Arrow declaration misses its target


The English Patents Court and the decisions of its judges are highly regarded internationally, and particularly within Member States of the European Patent Convention (EPC). For this reason, litigants, whether patentees or defendants, frequently seek one of its decisions in order to support strategies involving other jurisdictions.

One such type of decision is an Arrow declaration, named after the case Arrow Generics Ltd v Merck & Co Inc [2007] EWHC 1900 (Pat). An Arrow declaration requires the court to consider whether a product, process or use lacked novelty or was obvious as at the priority date of a patent application. The purpose is to set up a Gillette defence in any subsequent infringement action (ie what the alleged infringer is doing was known or obvious, so if the claims cover the activity, the claims are invalid).

This appeal considers the extent to which the Patents Court will go in order to provide a “spin-off value” for one party, in the courts of another jurisdiction.

Written by Paul A. Harris, Head of Litigation at Dehns.

Teva UK Limited and anor v Novartis AG [2022] EWCA Civ 1617


Case background

The Respondents (“Novartis”) markets fingolimod (under the mark GILENYA) as a treatment for a type of Multiple Sclerosis throughout the EU and in the UK. They have sales $2.8 billion worldwide and £46 million in the UK.

Novartis has various patent families around fingolimod, including one claiming a daily dose of 0.5 mg, administered orally. This family included an International Patent Application claiming priority from 27 June 2006 (‘IA’), an EP deriving from the IA and three divisional EP applications deriving from the original EP. The first divisional was withdrawn, the second (EP 894) became granted but is in the opposition period at the EPO, and the third divisional (EP 765) was only filed in November 2020.

Having obtained a marketing authorization for generic fingolimod, in February 2022, Teva sought an Arrow declaration. In early March 2022, Novartis counterclaimed for injunctive relief, which was decided in April 2022, with the judge refusing the interim injunction but ordering an expedited trial. Following refusal for permission to appeal, Novartis withdrew the UK designations from EP 894 and EP 765.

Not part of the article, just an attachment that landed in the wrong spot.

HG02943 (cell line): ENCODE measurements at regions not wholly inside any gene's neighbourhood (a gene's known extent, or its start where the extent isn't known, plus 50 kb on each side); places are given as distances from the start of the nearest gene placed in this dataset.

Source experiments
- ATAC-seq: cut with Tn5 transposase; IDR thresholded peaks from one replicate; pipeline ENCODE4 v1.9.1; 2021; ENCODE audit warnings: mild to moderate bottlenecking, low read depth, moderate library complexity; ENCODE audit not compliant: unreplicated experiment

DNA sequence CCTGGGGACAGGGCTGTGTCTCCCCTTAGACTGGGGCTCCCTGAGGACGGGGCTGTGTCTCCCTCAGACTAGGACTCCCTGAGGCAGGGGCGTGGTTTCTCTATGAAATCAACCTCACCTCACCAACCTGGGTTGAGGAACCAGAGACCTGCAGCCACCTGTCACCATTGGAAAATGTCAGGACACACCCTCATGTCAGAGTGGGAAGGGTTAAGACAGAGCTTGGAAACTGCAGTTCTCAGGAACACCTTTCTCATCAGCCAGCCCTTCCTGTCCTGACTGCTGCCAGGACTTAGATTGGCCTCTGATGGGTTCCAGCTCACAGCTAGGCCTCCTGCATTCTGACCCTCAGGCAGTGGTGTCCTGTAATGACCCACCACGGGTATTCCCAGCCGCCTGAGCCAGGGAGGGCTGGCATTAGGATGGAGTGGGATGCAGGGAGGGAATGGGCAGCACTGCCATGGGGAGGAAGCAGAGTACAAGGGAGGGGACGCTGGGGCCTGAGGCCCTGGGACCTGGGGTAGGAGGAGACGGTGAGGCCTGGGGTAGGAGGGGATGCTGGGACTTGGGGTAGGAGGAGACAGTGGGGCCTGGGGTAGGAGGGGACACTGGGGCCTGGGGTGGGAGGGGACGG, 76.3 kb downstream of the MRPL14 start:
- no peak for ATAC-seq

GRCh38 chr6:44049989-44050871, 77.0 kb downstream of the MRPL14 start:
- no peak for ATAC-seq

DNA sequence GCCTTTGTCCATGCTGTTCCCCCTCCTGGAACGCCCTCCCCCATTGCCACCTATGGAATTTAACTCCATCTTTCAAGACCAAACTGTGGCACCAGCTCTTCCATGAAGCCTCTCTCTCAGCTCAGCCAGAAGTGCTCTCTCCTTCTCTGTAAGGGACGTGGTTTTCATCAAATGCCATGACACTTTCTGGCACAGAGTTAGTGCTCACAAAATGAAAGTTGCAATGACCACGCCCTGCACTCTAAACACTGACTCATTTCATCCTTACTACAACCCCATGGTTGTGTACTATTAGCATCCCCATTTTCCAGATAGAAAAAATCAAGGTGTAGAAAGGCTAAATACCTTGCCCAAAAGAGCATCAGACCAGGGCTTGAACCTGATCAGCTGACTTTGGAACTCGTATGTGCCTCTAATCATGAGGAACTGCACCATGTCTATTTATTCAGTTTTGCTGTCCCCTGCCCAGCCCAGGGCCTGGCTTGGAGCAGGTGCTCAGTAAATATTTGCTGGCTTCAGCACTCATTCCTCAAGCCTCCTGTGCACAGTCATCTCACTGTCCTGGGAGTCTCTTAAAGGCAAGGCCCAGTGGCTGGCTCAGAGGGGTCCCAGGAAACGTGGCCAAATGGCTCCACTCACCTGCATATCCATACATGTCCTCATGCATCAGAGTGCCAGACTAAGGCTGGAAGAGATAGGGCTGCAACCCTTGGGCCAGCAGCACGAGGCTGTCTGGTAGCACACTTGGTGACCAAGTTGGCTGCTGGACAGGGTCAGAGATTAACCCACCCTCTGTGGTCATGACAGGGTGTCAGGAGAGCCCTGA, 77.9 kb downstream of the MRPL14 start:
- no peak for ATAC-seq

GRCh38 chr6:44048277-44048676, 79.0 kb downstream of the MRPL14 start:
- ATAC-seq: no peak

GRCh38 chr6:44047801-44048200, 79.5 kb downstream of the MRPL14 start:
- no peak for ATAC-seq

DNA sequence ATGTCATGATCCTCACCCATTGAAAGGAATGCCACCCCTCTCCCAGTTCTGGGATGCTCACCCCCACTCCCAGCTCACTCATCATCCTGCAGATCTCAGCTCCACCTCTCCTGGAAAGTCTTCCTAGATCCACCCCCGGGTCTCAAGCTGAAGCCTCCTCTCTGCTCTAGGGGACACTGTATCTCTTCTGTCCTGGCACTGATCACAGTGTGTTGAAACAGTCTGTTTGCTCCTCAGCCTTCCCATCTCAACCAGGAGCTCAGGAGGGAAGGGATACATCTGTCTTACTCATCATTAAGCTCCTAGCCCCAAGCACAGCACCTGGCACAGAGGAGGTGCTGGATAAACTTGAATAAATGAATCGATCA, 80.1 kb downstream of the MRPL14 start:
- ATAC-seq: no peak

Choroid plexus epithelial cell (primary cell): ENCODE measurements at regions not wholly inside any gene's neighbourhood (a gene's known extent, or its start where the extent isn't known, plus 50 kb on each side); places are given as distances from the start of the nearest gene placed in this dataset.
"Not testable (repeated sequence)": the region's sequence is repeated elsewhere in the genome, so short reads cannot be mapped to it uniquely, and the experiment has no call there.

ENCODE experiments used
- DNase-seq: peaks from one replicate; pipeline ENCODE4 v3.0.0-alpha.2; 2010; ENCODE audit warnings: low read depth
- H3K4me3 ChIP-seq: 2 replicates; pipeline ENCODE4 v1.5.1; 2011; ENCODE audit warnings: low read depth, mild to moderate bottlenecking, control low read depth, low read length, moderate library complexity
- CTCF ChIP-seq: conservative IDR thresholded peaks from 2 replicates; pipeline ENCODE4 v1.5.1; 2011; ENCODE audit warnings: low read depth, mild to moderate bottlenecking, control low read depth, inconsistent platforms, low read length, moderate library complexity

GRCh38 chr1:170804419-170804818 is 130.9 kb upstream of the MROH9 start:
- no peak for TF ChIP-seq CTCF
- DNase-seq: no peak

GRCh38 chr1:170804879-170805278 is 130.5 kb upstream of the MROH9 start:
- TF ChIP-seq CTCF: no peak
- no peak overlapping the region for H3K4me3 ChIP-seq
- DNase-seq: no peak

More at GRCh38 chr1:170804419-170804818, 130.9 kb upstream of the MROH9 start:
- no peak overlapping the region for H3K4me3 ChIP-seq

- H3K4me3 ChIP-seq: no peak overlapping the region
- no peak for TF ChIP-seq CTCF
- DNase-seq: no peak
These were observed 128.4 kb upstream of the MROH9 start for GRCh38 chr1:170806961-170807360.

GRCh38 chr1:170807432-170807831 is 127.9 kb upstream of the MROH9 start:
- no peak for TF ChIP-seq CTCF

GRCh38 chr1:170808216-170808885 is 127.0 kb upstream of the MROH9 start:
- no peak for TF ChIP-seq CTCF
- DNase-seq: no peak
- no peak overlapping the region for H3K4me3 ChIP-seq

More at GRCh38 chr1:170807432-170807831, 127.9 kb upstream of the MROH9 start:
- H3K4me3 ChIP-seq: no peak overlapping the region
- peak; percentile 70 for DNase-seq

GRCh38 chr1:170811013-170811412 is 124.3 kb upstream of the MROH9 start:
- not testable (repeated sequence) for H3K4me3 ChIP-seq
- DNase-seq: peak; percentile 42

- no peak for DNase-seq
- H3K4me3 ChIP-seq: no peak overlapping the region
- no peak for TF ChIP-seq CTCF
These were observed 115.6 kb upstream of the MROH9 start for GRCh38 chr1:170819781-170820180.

After further interim applications for striking out and amendment of statements of case, there was a 2 day trial on the Arrow declaration application. The only issue concerned the court’s discretion whether to grant the declaration in circumstances where there was (now) no patent protection in the UK. Following the trial, Bacon J refused to grant an Arrow declaration. However, Arnold LJ granted permission to appeal on an expedited basis. That expedition was so that the appeal could be heard before preliminary injunction hearings in various jurisdictions (including in Germany on 15 December 2022) were held. Also important was a similar hearing in ‘Country A’ (which was confidential) where Teva’s product transited before reaching the UK. Expert evidence was adduced by Teva, as to the extent to which the German courts have regard for English Patents Court judgements.



Arnold LJ (as one would expect) thoroughly reviewed the law relating to Arrow declarations. As Novartis had de-designated the UK for EP 894 and EP 765, seeking a declaration to set up a Gillette defence was no longer an option. Arnold LJ therefore considered the so called “spin-off value” Patents Court decisions could have. The first type of value is to aid wider settlement where patents in other EPC Member States are in issue. The second is that Patents Court decisions may be persuasive of other jurisdictions’ courts: this is particularly so with Germany.

The Patents Court takes the “spin-off value” into account in a number of contexts, namely, whether to: expedite trial to be before a foreign court’s trial; stay English proceedings pending EPO opposition determination; consider if a claim is an abuse of process. In the present case, Teva sought a declaration for the sole purpose of influencing a foreign court, which would decide the matter under its own domestic law (albeit that EPC patent law is substantially harmonized). The judge considered the four English decisions where this had previously occurred.

Arnold LJ concluded that it would be wrong for English courts to make declarations solely for the purposes of influencing the decision of a foreign court, where that court’s jurisdiction’s own law applied. He then went on to consider whether the trial judge had, in any event, applied the law incorrectly or otherwise erred, and considered she had not. The judgement was upheld and the appeal dismissed.



As patent lawyers, while we can be justifiably proud of the English Patents Court and its decisions, there are limits to the uses and purposes they can be put to, outside of its own jurisdiction. Although Teva argued its supply may be cut off if Country A’s courts injuncted them, as Arnold LJ pointed out, that is a consequence of that country’s courts applying its domestic law. Aside from that, there is no obligation or guarantee that the foreign court would follow what the English Patents Court had decided.

However, with the uncertainty which will befall the UPC until some sort of harmony has been achieved, the English Patents Court’s decisions will undoubtedly be sought more frequently, and remain the target for parties seeking Arrow declarations.